Thank you,

 
Carey Brown
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You are calling next() twice. you should only call it once and it should really be nextLine().

You are comparing a String to a File. The String is ok but you'll need to get the file name from the File.
 
Carey Brown
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Your "else" is missing braces.
 
Eric Banks
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Ok, I'm trying to determine which one should use nextLine:

guess = userInput.next();
String input = userInput.next();

From this comment:

"You are comparing a String to a File. The String is ok but you'll need to get the file name from the File."

I'm not sure what I need to do to fix thisl
 
Carey Brown
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Eric Banks wrote:Ok, I'm trying to determine which one should use nextLine:

guess = userInput.next();
String input = userInput.next();

This depends on which one you want to use in the comparison, then get rid of the other one.
From this comment:
"You are comparing a String to a File. The String is ok but you'll need to get the file name from the File."
I'm not sure what I need to do to fix thisl

I suggest looking at the Javadocs for "File" and see if there's a method that suits your needs.
 
Eric Banks
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Ok, here's what I did. It appears to be working now. I used the File.getName() method to get the file name from the file. I think that the last thing that I will attempt to do is to make the program start over once the correct answer has been guessed.

 
Carey Brown
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Instead of equals() you might want to use equalsIgnoreCase(). Also, getName() returns the file name including suffix (e.g. ".txt"). Do you expect users to enter the name with suffix also?
 
Eric Banks
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Ok, I will use equalsIgnoreCase(). The filenames in for this program are all numbers. So, I was using a strings like, 9th 13th, 23rd, etc. But as I think about it, I will just use the number itself; so 9, 13, 23, etc.
 
Eric Banks
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Hi,

I thought that this was working correctly, but I'm noticing that the name of the file comes up as well as the contents when I ask if they recognize the hexagram. I only want the contents of the file to show up, and have them guess what the names is, and compare the name of the file to the value that they input. I also notice that this doesn't always happen. Sometimes, it's just the contents of the file, but sometimes it's the name and the contents that come up after I ask the question:

 
Carey Brown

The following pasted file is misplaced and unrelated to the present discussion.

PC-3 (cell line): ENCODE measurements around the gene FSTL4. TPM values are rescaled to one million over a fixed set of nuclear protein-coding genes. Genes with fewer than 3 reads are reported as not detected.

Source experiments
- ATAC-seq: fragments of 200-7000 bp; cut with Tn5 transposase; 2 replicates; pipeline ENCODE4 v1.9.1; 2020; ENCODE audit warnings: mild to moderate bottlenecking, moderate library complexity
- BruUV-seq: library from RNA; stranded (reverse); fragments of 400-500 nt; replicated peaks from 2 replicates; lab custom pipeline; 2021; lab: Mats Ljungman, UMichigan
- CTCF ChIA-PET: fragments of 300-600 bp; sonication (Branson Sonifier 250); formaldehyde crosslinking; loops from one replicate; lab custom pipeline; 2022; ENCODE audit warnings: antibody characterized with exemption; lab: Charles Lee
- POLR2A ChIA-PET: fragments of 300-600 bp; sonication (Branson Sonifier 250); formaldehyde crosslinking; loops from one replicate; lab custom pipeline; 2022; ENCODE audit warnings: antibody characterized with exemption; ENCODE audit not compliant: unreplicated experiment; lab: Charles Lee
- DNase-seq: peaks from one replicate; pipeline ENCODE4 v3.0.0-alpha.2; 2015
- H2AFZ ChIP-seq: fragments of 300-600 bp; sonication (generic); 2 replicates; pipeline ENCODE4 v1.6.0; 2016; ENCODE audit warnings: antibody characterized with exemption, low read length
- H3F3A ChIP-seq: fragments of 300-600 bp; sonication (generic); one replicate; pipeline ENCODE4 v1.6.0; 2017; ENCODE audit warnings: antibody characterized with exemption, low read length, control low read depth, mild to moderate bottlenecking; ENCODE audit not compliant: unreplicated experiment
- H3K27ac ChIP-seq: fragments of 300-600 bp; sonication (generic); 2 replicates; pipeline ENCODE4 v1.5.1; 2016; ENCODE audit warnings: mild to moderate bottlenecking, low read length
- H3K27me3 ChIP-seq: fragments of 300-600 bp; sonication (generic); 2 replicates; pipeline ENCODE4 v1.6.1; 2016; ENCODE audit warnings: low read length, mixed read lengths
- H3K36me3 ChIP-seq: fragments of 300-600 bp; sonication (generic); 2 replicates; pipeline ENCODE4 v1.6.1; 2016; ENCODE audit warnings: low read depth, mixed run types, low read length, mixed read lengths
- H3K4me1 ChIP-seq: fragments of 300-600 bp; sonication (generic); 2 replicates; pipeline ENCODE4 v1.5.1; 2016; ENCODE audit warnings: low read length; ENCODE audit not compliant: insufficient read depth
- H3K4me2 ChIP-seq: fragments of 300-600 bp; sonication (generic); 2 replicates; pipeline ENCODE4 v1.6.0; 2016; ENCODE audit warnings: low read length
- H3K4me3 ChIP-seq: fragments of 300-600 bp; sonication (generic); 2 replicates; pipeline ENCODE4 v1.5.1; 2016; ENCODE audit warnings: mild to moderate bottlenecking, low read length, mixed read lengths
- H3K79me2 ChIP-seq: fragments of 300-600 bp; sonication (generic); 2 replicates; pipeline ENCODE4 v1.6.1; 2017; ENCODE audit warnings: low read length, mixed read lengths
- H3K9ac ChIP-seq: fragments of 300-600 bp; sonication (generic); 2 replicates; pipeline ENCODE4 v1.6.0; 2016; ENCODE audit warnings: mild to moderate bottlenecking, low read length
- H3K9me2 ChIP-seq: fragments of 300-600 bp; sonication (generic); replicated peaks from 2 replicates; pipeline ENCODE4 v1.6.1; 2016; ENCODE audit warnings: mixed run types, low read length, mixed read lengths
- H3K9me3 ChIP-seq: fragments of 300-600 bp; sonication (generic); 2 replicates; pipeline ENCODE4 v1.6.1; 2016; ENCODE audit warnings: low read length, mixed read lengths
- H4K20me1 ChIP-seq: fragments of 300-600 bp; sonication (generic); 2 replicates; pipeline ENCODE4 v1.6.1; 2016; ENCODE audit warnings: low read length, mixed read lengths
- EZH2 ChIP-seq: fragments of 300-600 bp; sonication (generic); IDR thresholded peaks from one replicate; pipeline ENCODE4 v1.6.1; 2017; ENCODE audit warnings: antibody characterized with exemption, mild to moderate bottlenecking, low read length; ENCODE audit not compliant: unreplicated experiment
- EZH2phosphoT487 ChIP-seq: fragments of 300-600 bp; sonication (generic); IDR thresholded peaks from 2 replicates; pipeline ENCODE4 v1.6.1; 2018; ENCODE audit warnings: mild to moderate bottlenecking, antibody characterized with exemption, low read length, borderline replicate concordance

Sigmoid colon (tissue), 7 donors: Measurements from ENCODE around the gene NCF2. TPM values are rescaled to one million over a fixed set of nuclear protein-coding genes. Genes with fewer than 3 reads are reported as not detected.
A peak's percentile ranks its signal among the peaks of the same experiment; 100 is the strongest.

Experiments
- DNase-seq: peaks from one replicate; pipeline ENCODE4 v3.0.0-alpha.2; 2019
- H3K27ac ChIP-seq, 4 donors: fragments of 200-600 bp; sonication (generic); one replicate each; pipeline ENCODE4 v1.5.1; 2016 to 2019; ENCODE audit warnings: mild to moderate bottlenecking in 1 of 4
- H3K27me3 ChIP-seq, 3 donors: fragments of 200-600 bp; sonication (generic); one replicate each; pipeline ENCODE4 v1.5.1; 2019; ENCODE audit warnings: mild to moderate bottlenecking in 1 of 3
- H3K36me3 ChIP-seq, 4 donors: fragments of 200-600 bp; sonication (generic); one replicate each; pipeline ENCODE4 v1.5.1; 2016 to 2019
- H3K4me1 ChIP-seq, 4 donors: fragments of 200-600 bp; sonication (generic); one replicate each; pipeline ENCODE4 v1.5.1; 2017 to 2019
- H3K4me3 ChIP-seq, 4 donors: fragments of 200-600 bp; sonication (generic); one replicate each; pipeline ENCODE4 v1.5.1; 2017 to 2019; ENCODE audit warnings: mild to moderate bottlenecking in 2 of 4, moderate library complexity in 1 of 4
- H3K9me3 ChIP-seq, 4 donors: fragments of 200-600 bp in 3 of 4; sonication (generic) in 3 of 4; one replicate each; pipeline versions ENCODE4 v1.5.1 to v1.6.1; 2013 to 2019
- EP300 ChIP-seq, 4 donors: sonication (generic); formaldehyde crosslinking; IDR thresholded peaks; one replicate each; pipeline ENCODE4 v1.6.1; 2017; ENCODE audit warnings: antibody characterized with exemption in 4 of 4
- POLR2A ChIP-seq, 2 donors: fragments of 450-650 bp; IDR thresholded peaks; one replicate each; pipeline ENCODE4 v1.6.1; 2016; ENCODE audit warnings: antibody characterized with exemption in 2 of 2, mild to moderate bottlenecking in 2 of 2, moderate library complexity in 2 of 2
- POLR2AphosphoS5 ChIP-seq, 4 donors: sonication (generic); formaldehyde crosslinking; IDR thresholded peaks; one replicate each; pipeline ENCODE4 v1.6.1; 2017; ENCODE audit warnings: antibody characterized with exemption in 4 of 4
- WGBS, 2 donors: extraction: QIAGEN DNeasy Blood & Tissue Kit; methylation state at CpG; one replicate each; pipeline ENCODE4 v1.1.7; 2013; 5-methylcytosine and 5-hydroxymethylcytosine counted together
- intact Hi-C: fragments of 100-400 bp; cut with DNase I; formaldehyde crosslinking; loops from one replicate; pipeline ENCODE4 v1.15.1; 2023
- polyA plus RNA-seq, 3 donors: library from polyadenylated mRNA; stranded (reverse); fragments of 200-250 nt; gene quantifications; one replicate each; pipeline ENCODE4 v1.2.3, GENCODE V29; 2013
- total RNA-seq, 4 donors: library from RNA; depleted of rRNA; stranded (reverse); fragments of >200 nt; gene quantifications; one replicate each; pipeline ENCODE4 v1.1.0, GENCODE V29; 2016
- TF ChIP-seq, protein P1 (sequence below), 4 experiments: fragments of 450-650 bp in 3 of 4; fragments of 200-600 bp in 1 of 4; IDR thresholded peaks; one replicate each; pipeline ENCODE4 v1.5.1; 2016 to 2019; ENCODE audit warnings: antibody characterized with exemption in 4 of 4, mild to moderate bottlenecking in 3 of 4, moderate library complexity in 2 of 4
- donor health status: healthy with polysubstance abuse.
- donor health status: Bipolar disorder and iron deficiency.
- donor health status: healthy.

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If it doesn't happen all the time I suspect that somehow the name got added to a couple of the files.
 
Eric Banks
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That's exactly what happened, I mistakenly added the name to the top of a few of the files.

Thank you
 
Eric Banks
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Hello,

I've added some logic to the program to display the right answer if they select the wrong answer. It works, but it's displaying the full path to the file instead of just the name of the file. I was thinking about the 'trim' command, to trim off everything except the file name, but i can't seem to get it working. Can you provide assistance please? Here's the code:



Here's the results:

Can you guess this Hexagram? 4

Wrong answer
The correct answer is: c:\tmp/myFiles\21

I only want it to display '21'.

Thank you

 
Eric Banks
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The top 3 lines are a mistake from a previous copy. Of course, the imports only need to happen one time.
 
Paul Clapham
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Eric Banks wrote:It works, but it's displaying the full path to the file instead of just the name of the file.


But you already used the method which gives you the name of the file, rather than the full path to the file. Why not just use that method again?
 
Eric Banks
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I tried to use getName before, but couldn't get the syntax right. Now that you mentioned it, I started trying again and got iit to work this  time; thanks!:

 
Paul Clapham
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You have too many parentheses in line 4. Not that it's wrong to do that, just a bit off-putting. My guess is that when you tried the first time you had an extra right parenthesis, and to fix the problem you added an extra left parenthesis, instead of removing the extra right parenthesis. But matching parens can be hard, I know. One thing you should know is that (unless you have parens in String literals or something like that) you should always have equal numbers of left and right parens in an expression. So... how about trying to rewrite that line without the extra parens?
 
Eric Banks
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Paul,

It's giving me an error when I remove one of the parenthesis on the right.  Maybe I didn't copy it correctly earlier.

 
Paul Clapham
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The correct answer is:



Your original code, with too many parens? It was still correct, so it must have had balanced parens. So removing one on the right would naturally have unbalanced them. But removing one on the right and one on the left...
 
Eric Banks
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I see what' you're saying now. I removed one parenthesis from each side, and it worked.



I didn't realize that they weren't needed.

Thank you
 
Knute Snortum
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It's good practice (and you might thanks yourself in the future) to print a stack trace when you encounter an exception -- either to a log file or in your case, just to the console.
 
Eric Banks
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Thank you for this advise!